How We Human

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We are in the business of human development. When considering purpose, goals, and outcomes for education, the essential question is, what kind of humans are we developing?

It’s May. In much of the Northern Hemisphere, May signals the close of the school year. It’s meant to be a time of celebration for all of the growth, accomplishments, and relationships from the year. May Days, Lei days, graduations, celebrations of learning, project exhibitions, and excitement over summer bring great joy. This year, though, we are all a little more contemplative than in many Mays. Our schools are grappling with a harsh reality, and we need to hold space for this sadness.

In the US, and I hate to say it, but so far this year, there have been 17 school shootings, and 39 incidents involving gunfire. (“How Many Schools Shootings Have There Been This Year After Nashville Massacre?”) That is causing deep grief, fear, stress, anxiety, and concern for everyone in education, our communities, and most importantly, our children. Your feelings, the human reaction to these tragedies, are valid. It’s ok that even on the most engaging and fun of school days, our answer to, “how are you,” is simply, “I’m ok.” It’s fair to be considering what it means to be in education when there is so much pain. You are not alone, and you are appreciated and loved.

In the midst of the crisis of violence and the underlying anger and hate, we still have hope. It’s there in the faces of our students and each other. It’s in the students raising their voices in protest. And it’s up to us as district and school leaders, teachers, parents, and community members, to realign our sense of purpose in learning around creativity, imagination, and authentic deep learning. Building a sense of identity, self-confidence, security, and a belief in possibility are necessary to cultivate conditions where humans learn best. School can be a place of inspiration and problem solving, a place to bridge different perspectives, and a place for linking our communities if we decide that our goals are love and empathy, not scores. We’re here to serve humans, for humanity, not numbers.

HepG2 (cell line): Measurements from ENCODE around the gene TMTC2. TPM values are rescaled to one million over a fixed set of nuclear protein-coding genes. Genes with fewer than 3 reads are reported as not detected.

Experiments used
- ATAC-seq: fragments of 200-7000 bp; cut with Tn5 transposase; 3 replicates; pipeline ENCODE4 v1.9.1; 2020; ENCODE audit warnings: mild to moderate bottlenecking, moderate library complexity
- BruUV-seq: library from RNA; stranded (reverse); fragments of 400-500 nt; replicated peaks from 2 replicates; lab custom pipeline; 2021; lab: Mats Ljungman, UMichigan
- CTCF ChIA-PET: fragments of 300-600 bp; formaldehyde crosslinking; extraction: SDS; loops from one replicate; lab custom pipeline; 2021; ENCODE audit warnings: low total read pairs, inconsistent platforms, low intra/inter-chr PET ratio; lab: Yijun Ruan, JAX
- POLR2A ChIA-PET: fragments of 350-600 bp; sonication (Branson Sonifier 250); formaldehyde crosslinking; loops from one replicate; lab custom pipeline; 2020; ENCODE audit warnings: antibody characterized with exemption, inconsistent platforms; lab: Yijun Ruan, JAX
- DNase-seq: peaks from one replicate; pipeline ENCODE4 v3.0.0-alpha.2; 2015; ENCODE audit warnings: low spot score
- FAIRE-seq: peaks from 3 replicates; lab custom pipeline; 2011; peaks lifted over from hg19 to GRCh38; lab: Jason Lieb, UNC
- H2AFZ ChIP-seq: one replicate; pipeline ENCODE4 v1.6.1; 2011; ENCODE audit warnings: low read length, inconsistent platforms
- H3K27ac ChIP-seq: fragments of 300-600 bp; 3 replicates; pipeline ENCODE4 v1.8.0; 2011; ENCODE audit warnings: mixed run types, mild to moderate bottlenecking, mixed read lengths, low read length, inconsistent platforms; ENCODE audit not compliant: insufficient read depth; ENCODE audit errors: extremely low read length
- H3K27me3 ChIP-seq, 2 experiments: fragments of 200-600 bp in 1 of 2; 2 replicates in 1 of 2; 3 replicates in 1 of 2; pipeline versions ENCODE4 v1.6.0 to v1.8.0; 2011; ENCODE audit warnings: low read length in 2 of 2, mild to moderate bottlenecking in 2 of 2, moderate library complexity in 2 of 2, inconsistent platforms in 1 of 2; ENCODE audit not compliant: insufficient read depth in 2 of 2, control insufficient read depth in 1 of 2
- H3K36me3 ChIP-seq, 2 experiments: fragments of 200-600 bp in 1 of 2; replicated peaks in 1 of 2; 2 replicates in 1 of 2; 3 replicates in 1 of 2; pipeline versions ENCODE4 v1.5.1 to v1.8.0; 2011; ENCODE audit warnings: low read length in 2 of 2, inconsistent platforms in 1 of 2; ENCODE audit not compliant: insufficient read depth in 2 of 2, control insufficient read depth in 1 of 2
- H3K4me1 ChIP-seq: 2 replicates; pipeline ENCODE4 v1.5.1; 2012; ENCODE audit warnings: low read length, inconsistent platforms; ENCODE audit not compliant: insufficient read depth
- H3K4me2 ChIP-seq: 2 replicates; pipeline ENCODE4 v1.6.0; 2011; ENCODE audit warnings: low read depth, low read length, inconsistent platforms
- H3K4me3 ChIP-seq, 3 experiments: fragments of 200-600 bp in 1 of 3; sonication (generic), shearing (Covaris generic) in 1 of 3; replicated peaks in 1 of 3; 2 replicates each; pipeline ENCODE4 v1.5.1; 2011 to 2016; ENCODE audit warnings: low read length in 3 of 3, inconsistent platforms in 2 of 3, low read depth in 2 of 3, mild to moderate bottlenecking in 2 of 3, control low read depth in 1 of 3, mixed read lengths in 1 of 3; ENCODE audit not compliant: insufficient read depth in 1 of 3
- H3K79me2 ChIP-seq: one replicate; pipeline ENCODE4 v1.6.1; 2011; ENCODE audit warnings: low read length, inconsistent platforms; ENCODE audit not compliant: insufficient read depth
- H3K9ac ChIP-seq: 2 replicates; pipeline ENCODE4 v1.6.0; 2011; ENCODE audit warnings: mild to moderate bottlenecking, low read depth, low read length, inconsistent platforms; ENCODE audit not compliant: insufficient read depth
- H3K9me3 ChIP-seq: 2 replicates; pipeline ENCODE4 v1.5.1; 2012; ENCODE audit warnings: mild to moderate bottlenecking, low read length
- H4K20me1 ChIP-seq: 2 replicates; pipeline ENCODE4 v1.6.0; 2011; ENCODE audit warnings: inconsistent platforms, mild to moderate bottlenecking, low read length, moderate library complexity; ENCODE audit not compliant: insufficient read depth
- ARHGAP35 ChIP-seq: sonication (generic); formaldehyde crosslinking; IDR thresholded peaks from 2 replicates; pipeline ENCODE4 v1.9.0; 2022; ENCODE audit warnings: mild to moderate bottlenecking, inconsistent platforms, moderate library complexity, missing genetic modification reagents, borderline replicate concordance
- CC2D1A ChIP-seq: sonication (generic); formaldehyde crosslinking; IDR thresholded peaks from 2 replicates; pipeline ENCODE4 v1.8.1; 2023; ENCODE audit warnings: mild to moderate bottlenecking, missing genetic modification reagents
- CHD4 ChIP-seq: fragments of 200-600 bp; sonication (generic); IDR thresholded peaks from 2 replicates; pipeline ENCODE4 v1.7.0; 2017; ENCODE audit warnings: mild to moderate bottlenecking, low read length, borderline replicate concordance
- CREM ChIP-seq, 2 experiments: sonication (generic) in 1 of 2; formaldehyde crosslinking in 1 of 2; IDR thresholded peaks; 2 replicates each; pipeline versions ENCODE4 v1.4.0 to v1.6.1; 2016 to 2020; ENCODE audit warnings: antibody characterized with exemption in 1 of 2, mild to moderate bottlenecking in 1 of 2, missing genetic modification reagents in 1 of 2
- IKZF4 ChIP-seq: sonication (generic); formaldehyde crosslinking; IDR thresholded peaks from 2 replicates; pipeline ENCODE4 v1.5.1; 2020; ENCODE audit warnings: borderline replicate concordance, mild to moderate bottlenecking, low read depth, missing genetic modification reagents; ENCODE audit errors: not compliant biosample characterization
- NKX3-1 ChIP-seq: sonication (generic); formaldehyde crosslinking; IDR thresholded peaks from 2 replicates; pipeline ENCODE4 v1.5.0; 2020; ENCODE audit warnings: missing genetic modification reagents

Personally, I’m thinking about projects that are student centered, student driven, like that of a humanities teacher in New York who supported students reflecting on their learning over grades and found that the “Letter of My Growth” made space for students to use that metacognition as a tool for managing anxiety about school. I’m also thinking about a fourth grade school social studies teacher in Hawai’i whose work on indigenous connections to community led to students, in their own words, sharing increased confidence, deeper connection to their culture, personal power and pride. Even with strong content, these are simple strategies to make sure students feel seen and heard as they are, not as we expect them to be.

As you reflect on your school year, and dream for the year ahead, how will you align your values and the love of learning with the ideas and strategies? Community and connection are the essential first step in supporting students’ learning, and the What School Could Be Caring and Connected Communities Playlist offers robust thinking to support practical steps in this aim. Listening to Students, Relationship Mapping, Community Circles, and Culturally Responsive-Sustaining Pedagogy (CRSP) are just a few great concepts to add to your thinking now and for the future. I recommend a simple step for everyone to try today, in every faculty meeting, colleague interaction, and every classroom: start by asking, “Are you ok?” Then wait, give time for thinking, and listen to the response with your whole heart.

What kinds of humans are we developing? That is up to us. Our gardens of learning can be lush with love and imagination, critical thinking and possibility, and so much more, if we choose to focus on the humans. This May, let’s focus on our humanity and the many reasons we have to celebrate, and let’s carry it forward in our planning and dreaming.


Susannah Johnson
What School Could Be

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